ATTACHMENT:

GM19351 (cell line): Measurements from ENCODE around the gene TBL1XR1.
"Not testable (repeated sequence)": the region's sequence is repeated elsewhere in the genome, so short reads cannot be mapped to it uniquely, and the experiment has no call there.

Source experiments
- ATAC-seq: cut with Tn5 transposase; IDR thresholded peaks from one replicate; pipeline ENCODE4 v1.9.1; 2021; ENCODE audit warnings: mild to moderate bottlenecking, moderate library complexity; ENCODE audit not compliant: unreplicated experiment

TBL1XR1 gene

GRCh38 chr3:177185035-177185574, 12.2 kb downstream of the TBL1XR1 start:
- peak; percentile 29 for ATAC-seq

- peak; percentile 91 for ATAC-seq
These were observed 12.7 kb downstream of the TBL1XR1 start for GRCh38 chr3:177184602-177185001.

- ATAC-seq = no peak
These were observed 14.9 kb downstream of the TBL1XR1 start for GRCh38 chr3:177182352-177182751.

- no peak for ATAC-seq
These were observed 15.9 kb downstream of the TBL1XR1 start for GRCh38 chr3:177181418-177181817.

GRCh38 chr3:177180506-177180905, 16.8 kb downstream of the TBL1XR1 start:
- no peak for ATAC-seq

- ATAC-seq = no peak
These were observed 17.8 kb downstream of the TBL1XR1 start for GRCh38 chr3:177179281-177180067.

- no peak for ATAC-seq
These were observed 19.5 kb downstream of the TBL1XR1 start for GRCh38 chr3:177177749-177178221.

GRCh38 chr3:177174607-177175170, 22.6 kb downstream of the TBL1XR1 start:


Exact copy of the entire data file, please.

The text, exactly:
GM19351 (cell line): Measurements from ENCODE around the gene TBL1XR1.
"Not testable (repeated sequence)": the region's sequence is repeated elsewhere in the genome, so short reads cannot be mapped to it uniquely, and the experiment has no call there.

Source experiments
- ATAC-seq: cut with Tn5 transposase; IDR thresholded peaks from one replicate; pipeline ENCODE4 v1.9.1; 2021; ENCODE audit warnings: mild to moderate bottlenecking, moderate library complexity; ENCODE audit not compliant: unreplicated experiment

TBL1XR1 gene

GRCh38 chr3:177185035-177185574, 12.2 kb downstream of the TBL1XR1 start:
- peak; percentile 29 for ATAC-seq

- peak; percentile 91 for ATAC-seq
These were observed 12.7 kb downstream of the TBL1XR1 start for GRCh38 chr3:177184602-177185001.

- ATAC-seq = no peak
These were observed 14.9 kb downstream of the TBL1XR1 start for GRCh38 chr3:177182352-177182751.

- no peak for ATAC-seq
These were observed 15.9 kb downstream of the TBL1XR1 start for GRCh38 chr3:177181418-177181817.

GRCh38 chr3:177180506-177180905, 16.8 kb downstream of the TBL1XR1 start:
- no peak for ATAC-seq

- ATAC-seq = no peak
These were observed 17.8 kb downstream of the TBL1XR1 start for GRCh38 chr3:177179281-177180067.

- no peak for ATAC-seq
These were observed 19.5 kb downstream of the TBL1XR1 start for GRCh38 chr3:177177749-177178221.

GRCh38 chr3:177174607-177175170, 22.6 kb downstream of the TBL1XR1 start: